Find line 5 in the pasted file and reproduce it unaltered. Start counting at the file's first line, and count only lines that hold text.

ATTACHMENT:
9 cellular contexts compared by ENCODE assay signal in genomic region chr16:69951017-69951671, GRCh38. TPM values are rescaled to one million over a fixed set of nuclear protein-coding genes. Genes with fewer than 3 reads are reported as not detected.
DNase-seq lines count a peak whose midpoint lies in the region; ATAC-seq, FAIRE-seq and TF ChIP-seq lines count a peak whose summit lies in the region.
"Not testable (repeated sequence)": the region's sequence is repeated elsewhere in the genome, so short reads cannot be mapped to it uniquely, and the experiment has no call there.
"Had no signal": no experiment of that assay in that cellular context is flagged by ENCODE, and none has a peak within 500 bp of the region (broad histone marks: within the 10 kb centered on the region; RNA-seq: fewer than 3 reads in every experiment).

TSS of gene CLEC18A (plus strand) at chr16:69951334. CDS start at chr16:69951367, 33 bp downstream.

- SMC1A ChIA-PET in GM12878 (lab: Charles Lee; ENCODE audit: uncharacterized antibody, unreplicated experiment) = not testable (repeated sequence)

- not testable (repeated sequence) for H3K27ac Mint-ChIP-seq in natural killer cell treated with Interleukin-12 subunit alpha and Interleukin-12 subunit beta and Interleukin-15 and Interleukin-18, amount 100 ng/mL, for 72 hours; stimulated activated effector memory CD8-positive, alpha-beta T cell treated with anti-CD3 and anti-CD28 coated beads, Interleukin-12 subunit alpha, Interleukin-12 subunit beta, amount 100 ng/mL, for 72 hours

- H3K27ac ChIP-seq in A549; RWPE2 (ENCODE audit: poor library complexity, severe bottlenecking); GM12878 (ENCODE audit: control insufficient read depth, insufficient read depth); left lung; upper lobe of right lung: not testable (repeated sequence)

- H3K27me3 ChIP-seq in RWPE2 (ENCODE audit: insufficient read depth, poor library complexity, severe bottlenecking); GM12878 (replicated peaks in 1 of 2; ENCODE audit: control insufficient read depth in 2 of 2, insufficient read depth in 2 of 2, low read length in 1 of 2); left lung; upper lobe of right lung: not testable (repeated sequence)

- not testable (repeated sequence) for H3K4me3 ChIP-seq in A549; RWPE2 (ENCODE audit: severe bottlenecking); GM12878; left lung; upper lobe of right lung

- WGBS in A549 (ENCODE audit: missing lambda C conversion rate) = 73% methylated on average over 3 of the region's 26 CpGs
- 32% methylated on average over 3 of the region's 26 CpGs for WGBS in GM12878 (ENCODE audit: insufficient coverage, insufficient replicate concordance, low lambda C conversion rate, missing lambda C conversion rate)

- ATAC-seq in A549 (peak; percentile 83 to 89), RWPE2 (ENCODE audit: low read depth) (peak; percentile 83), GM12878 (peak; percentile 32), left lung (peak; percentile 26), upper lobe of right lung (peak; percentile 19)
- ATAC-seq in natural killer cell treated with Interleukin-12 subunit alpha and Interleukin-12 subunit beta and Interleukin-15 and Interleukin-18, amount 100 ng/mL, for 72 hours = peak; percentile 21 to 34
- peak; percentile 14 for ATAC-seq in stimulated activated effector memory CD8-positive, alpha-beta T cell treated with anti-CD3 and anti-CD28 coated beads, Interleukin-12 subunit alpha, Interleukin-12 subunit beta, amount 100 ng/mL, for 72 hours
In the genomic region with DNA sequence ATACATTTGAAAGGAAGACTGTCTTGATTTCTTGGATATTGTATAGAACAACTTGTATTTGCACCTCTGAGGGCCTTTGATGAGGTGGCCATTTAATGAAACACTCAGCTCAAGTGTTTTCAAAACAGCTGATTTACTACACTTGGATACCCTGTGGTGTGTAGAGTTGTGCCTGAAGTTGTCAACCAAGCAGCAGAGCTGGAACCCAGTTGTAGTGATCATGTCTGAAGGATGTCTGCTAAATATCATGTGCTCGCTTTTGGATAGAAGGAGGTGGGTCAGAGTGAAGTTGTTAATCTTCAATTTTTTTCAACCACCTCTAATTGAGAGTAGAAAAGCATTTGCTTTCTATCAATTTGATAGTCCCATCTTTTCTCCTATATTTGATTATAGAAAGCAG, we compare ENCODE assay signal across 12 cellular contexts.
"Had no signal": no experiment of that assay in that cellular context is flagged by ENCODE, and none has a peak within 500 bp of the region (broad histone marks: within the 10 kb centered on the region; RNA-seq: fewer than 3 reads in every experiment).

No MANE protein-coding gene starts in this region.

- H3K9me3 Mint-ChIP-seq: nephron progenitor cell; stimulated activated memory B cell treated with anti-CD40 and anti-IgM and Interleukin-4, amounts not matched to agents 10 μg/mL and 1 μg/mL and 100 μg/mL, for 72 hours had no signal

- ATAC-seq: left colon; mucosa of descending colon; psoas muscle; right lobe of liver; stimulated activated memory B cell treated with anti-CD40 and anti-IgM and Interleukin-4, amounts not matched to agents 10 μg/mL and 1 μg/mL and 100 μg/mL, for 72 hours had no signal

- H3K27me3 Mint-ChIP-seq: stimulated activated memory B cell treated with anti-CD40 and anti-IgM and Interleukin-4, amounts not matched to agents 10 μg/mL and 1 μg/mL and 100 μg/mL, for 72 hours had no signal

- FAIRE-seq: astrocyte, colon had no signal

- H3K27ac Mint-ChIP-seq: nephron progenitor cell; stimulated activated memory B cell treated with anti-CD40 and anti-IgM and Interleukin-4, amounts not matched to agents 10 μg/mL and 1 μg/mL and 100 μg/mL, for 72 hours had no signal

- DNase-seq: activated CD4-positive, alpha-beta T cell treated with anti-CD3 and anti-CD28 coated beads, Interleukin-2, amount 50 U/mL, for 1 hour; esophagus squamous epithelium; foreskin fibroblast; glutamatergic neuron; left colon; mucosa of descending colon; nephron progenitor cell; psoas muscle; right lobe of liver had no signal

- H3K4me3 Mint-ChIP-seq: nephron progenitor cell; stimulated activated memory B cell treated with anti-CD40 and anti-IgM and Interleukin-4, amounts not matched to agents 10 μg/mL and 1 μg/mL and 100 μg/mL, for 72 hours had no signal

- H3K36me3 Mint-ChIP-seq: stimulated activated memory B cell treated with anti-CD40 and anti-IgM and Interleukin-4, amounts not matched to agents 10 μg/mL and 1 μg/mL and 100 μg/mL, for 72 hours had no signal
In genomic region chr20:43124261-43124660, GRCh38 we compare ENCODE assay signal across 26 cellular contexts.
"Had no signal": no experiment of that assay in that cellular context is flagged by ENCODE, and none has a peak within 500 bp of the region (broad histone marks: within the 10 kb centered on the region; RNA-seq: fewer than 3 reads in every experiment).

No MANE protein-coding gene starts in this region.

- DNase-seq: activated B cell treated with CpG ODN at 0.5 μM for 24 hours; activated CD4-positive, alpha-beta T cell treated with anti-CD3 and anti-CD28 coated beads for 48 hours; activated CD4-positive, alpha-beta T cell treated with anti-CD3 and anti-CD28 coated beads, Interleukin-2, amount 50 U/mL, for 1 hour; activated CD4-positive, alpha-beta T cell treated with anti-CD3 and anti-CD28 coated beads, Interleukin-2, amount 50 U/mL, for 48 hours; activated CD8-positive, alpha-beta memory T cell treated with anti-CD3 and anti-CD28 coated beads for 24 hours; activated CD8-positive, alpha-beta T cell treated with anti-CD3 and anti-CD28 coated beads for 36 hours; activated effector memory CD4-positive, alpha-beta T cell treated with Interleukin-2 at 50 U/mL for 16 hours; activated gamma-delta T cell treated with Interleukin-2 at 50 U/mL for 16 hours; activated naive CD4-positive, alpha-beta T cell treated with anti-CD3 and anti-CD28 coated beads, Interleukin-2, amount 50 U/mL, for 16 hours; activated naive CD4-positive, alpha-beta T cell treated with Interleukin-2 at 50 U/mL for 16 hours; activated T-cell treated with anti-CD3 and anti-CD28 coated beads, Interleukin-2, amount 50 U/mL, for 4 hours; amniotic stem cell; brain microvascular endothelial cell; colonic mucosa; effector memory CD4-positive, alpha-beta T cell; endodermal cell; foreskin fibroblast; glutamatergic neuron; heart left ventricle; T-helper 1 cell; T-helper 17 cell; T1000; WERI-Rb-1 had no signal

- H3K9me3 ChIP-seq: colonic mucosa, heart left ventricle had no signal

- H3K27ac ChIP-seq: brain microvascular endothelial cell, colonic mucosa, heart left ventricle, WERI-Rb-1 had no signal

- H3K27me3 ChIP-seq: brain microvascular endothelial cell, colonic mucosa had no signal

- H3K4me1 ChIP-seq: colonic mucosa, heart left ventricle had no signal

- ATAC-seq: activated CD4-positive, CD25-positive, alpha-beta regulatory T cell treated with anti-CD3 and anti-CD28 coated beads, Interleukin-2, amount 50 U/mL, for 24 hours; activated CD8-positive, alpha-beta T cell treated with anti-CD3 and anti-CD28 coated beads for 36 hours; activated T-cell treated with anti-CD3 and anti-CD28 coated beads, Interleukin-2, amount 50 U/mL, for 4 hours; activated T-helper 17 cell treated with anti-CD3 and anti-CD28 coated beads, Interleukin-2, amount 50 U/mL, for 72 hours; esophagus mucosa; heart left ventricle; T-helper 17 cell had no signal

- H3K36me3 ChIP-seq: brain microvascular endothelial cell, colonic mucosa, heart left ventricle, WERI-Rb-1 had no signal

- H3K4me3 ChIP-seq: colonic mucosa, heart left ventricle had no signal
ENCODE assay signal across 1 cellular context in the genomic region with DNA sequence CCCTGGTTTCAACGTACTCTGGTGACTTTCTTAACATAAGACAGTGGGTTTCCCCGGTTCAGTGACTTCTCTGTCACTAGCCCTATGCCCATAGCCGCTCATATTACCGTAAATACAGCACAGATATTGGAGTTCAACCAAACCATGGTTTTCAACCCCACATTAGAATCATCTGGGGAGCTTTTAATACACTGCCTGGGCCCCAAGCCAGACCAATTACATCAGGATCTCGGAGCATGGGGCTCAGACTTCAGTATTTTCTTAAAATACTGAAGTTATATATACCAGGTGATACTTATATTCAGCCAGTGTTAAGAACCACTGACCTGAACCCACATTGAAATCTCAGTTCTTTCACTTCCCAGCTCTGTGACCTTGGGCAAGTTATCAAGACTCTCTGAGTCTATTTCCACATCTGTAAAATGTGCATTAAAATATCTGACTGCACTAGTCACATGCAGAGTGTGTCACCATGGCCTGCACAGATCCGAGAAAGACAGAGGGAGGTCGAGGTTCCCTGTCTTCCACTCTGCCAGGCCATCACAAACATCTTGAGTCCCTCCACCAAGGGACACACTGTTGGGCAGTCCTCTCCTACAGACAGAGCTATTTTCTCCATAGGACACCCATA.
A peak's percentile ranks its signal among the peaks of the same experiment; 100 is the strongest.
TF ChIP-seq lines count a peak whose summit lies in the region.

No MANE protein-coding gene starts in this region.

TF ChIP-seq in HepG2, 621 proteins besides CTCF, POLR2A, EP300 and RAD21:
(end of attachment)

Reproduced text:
TSS of gene CLEC18A (plus strand) at chr16:69951334. CDS start at chr16:69951367, 33 bp downstream.